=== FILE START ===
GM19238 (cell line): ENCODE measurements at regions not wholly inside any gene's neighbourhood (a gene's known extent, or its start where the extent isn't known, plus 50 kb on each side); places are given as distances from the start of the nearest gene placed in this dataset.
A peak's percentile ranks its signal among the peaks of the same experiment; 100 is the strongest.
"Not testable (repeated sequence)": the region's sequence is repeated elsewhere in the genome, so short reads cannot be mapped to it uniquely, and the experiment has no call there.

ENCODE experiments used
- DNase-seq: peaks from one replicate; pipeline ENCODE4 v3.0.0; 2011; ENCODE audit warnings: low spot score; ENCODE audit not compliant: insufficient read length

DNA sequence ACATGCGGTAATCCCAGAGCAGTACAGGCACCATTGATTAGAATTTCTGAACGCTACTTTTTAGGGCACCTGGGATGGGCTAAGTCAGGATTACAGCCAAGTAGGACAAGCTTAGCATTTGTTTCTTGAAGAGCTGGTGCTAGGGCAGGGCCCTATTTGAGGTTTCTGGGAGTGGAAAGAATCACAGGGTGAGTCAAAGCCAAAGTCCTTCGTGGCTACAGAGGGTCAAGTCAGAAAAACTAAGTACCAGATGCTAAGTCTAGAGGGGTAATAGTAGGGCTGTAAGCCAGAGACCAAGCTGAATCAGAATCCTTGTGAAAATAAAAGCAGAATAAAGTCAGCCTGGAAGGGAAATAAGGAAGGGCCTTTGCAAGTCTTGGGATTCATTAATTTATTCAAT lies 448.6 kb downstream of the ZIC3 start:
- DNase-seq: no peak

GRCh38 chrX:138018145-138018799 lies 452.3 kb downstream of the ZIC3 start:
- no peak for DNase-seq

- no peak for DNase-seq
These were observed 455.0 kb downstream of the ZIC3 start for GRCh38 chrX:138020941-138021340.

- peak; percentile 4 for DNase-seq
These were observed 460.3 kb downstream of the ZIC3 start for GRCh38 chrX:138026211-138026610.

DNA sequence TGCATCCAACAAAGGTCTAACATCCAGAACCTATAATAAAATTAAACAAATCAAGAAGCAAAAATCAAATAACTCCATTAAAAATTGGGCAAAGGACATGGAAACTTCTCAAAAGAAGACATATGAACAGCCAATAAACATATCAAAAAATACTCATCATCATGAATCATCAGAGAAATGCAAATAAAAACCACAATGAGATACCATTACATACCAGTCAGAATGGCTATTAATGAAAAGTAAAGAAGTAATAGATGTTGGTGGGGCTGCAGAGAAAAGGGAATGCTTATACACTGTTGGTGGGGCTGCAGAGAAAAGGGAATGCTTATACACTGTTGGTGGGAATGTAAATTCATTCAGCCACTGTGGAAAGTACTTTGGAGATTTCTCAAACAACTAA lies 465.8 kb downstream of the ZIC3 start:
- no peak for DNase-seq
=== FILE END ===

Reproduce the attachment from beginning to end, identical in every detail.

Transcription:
GM19238 (cell line): ENCODE measurements at regions not wholly inside any gene's neighbourhood (a gene's known extent, or its start where the extent isn't known, plus 50 kb on each side); places are given as distances from the start of the nearest gene placed in this dataset.
A peak's percentile ranks its signal among the peaks of the same experiment; 100 is the strongest.
"Not testable (repeated sequence)": the region's sequence is repeated elsewhere in the genome, so short reads cannot be mapped to it uniquely, and the experiment has no call there.

ENCODE experiments used
- DNase-seq: peaks from one replicate; pipeline ENCODE4 v3.0.0; 2011; ENCODE audit warnings: low spot score; ENCODE audit not compliant: insufficient read length

DNA sequence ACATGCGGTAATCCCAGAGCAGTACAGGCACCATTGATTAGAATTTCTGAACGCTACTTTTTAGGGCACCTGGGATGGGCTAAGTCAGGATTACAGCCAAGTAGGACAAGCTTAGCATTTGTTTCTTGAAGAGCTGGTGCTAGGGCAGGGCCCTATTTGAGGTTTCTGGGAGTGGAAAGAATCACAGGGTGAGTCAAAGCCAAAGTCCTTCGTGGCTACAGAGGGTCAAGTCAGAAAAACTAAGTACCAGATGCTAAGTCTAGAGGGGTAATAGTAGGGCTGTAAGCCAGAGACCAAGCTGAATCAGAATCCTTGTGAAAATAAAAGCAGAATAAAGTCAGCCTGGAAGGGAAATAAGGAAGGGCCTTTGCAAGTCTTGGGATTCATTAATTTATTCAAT lies 448.6 kb downstream of the ZIC3 start:
- DNase-seq: no peak

GRCh38 chrX:138018145-138018799 lies 452.3 kb downstream of the ZIC3 start:
- no peak for DNase-seq

- no peak for DNase-seq
These were observed 455.0 kb downstream of the ZIC3 start for GRCh38 chrX:138020941-138021340.

- peak; percentile 4 for DNase-seq
These were observed 460.3 kb downstream of the ZIC3 start for GRCh38 chrX:138026211-138026610.

DNA sequence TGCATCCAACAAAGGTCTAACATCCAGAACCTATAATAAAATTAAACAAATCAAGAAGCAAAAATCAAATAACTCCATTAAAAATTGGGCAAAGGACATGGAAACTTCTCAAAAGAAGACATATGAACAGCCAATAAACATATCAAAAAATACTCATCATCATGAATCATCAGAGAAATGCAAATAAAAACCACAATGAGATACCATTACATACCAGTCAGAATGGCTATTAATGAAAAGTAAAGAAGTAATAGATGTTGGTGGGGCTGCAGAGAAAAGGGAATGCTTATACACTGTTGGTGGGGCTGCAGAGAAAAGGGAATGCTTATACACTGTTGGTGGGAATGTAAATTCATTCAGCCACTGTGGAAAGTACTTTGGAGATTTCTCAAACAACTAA lies 465.8 kb downstream of the ZIC3 start:
- no peak for DNase-seq